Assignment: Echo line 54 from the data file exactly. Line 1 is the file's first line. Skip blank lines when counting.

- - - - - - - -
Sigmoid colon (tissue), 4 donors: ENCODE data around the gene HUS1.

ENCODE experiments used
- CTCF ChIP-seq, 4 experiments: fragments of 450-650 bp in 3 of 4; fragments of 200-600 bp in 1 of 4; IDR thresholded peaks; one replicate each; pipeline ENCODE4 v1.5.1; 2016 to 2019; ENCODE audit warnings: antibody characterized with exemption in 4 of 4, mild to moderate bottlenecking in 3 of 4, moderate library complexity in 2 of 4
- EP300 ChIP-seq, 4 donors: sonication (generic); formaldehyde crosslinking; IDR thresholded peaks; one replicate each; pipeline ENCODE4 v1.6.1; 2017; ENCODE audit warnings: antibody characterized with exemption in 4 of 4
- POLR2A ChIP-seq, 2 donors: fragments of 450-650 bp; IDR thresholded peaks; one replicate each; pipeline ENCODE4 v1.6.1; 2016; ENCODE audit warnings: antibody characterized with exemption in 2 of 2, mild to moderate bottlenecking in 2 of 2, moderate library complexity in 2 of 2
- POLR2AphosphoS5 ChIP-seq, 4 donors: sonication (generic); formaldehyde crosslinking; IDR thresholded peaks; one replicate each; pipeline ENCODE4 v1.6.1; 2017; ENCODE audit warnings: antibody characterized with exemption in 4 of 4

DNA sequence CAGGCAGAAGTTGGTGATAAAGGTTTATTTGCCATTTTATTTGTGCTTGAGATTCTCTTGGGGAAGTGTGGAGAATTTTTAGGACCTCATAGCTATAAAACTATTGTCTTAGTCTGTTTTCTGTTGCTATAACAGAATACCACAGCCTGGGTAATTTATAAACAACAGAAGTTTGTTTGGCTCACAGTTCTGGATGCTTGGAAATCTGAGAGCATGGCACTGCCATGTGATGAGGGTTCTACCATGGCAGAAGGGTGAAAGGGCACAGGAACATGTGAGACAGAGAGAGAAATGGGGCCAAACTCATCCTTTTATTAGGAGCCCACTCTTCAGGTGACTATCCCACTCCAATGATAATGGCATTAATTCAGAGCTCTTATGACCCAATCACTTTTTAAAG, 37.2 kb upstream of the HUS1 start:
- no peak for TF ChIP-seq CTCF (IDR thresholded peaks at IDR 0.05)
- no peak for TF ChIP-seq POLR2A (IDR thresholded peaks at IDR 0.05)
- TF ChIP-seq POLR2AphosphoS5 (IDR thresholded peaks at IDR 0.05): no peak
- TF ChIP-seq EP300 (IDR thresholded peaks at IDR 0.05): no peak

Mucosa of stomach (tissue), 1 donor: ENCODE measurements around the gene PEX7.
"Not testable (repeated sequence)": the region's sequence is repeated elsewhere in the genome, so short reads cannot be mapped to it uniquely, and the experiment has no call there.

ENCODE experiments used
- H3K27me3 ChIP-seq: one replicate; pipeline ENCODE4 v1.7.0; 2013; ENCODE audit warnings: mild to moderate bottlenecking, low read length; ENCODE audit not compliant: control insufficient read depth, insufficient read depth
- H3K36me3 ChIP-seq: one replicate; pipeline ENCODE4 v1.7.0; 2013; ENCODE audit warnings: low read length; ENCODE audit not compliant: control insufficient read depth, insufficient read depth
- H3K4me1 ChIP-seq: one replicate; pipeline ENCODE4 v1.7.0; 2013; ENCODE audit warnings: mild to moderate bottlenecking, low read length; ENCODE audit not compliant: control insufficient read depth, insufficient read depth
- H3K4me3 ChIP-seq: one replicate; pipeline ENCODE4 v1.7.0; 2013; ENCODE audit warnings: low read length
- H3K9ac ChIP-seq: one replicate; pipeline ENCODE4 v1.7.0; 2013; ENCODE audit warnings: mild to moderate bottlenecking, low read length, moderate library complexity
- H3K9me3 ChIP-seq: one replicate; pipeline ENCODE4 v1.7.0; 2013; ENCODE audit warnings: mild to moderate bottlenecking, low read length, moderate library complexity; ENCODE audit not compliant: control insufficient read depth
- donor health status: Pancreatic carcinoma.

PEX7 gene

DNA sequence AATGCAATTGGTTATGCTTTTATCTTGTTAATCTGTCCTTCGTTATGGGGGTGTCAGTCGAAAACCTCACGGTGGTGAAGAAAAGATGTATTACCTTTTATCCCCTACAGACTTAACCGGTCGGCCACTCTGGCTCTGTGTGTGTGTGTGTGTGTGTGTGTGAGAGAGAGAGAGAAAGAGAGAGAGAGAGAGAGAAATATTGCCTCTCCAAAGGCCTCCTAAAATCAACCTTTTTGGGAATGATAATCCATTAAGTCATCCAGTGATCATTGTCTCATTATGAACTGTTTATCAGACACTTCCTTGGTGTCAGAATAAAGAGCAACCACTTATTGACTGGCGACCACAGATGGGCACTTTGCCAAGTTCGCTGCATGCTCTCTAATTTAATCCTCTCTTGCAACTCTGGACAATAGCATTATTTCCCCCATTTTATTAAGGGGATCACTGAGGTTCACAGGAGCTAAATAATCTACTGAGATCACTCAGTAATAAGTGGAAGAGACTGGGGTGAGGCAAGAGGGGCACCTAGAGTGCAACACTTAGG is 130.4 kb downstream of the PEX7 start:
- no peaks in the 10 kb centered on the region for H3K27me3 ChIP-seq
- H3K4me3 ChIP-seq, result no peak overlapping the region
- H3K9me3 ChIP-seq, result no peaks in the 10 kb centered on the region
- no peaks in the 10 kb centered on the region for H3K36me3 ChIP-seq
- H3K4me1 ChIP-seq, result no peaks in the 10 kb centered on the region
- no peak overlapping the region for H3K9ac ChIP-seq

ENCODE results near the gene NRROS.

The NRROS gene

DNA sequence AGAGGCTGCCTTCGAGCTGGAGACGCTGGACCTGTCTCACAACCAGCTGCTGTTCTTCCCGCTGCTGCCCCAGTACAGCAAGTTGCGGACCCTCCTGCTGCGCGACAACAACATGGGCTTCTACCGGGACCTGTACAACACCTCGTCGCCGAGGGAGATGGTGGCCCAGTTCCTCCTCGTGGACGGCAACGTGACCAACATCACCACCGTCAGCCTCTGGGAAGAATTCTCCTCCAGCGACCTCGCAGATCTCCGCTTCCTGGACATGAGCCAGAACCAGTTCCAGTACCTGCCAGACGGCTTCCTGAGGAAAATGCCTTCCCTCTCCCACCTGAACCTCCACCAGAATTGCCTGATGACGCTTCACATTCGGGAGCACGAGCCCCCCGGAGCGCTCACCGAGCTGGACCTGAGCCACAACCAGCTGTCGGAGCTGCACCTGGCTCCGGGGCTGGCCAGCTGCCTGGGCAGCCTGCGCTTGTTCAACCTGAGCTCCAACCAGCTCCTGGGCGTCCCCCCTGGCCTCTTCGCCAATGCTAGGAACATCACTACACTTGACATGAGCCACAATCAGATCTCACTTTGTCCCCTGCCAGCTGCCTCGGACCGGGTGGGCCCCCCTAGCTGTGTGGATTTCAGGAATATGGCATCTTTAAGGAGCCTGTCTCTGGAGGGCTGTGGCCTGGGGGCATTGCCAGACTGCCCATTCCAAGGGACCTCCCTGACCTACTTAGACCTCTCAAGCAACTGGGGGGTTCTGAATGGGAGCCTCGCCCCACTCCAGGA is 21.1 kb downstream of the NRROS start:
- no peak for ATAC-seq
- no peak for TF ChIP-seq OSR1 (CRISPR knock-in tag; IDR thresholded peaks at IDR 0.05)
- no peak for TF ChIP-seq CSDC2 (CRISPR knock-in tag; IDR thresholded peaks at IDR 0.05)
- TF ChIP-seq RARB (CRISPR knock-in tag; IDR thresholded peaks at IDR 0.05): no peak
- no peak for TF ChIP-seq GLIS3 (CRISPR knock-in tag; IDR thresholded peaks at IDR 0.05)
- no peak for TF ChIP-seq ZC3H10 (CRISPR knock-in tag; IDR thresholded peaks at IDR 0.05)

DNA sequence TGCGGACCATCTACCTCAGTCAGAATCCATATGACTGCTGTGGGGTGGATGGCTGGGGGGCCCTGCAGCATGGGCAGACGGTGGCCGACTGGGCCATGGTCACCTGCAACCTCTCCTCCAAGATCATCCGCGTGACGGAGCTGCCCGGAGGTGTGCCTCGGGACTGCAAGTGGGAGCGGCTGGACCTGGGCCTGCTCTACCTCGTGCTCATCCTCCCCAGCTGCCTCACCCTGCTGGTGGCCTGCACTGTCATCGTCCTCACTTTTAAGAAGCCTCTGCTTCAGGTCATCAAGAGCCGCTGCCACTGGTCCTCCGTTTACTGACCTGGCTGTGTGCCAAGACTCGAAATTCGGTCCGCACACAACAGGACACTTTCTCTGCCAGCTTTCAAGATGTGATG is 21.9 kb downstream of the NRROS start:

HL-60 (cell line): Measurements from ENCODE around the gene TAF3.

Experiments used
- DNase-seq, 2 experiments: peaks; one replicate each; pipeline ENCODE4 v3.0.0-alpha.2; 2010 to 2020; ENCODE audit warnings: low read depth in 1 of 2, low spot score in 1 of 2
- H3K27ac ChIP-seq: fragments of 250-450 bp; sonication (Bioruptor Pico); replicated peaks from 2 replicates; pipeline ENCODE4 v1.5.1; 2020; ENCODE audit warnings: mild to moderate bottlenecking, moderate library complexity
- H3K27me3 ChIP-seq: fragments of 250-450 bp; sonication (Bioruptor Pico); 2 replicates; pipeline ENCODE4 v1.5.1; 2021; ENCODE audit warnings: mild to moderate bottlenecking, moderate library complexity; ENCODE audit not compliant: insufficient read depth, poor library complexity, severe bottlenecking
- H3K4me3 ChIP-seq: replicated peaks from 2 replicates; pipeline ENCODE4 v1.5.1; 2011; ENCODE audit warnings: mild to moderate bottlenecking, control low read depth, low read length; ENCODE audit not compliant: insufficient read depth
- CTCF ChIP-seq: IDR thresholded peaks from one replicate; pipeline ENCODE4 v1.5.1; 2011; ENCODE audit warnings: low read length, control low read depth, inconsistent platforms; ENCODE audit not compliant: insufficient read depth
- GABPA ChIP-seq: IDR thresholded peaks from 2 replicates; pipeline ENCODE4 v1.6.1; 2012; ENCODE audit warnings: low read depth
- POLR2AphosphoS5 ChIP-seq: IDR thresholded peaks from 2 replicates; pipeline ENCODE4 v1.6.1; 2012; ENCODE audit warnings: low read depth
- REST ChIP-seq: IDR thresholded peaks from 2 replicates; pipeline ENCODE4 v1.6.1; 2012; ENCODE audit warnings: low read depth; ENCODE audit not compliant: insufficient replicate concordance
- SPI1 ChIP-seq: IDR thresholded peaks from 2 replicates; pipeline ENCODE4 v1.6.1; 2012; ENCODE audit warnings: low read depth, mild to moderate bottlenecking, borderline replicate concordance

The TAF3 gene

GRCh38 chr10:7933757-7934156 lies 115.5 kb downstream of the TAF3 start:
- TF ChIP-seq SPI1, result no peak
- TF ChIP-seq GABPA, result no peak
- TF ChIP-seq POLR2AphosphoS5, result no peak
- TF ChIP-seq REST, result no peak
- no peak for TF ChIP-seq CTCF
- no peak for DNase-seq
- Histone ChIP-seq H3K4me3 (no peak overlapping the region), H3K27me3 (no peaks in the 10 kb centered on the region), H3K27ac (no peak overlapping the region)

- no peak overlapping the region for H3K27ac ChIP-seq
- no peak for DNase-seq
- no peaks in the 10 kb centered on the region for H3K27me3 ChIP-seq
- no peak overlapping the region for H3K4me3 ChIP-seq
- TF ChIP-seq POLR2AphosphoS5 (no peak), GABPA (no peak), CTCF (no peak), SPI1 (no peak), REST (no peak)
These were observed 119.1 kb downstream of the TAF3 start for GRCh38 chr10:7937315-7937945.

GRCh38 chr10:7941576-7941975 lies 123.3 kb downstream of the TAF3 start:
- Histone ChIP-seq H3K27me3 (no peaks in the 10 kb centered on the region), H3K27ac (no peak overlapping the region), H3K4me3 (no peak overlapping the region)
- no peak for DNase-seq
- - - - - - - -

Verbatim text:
- TF ChIP-seq GABPA, result no peak